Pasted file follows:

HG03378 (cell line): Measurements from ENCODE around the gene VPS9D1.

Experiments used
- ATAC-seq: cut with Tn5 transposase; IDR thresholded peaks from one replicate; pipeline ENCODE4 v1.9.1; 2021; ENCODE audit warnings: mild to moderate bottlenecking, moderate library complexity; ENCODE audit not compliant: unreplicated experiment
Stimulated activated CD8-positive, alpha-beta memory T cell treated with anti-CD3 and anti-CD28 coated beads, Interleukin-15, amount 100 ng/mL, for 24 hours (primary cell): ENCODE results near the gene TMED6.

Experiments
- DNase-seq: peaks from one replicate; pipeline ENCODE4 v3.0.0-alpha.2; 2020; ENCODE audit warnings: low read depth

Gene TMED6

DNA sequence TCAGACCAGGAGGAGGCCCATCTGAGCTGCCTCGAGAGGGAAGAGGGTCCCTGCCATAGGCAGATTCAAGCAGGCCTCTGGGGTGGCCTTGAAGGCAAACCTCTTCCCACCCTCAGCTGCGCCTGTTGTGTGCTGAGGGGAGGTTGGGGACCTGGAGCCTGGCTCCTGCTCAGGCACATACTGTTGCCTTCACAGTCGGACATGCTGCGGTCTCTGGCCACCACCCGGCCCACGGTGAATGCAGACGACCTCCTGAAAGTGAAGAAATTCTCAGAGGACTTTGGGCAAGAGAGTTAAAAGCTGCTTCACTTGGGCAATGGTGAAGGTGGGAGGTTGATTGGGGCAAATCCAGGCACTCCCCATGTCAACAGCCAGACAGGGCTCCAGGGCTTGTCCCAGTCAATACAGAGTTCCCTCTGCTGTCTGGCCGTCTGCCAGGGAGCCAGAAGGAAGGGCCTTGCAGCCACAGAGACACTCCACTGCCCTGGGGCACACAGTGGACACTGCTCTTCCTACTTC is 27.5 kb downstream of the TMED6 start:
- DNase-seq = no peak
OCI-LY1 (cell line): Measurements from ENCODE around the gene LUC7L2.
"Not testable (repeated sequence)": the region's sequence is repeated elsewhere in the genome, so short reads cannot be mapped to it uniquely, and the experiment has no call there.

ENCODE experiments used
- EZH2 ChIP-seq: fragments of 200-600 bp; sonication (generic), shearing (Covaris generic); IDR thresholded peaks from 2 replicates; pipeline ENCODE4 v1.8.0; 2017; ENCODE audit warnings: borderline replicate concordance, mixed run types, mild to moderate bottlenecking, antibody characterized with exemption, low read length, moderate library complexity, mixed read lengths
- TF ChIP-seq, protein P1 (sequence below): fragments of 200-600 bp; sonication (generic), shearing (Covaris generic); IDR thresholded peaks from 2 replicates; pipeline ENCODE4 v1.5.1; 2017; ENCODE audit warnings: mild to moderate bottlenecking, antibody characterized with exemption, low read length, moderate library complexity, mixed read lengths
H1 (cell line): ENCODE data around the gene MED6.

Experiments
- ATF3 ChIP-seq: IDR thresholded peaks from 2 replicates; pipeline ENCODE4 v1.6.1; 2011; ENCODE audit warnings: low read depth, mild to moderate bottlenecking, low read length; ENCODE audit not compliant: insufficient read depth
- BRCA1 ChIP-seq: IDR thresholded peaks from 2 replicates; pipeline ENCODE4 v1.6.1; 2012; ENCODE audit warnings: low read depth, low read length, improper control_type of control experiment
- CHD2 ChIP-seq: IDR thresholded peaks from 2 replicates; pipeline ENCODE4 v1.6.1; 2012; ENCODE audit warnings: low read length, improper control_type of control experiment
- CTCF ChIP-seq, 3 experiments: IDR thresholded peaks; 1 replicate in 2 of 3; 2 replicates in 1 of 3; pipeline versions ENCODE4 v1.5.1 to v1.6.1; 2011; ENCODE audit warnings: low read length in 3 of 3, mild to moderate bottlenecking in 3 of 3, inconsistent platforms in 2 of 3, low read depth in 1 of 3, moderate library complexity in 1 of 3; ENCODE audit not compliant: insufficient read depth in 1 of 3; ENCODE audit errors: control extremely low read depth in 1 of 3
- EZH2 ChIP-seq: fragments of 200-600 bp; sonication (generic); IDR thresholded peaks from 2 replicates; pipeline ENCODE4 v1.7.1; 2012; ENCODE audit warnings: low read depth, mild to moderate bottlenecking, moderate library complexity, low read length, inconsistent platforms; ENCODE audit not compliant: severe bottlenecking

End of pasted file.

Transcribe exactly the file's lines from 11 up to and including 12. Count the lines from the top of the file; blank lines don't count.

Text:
"Not testable (repeated sequence)": the region's sequence is repeated elsewhere in the genome, so short reads cannot be mapped to it uniquely, and the experiment has no call there.

ENCODE experiments used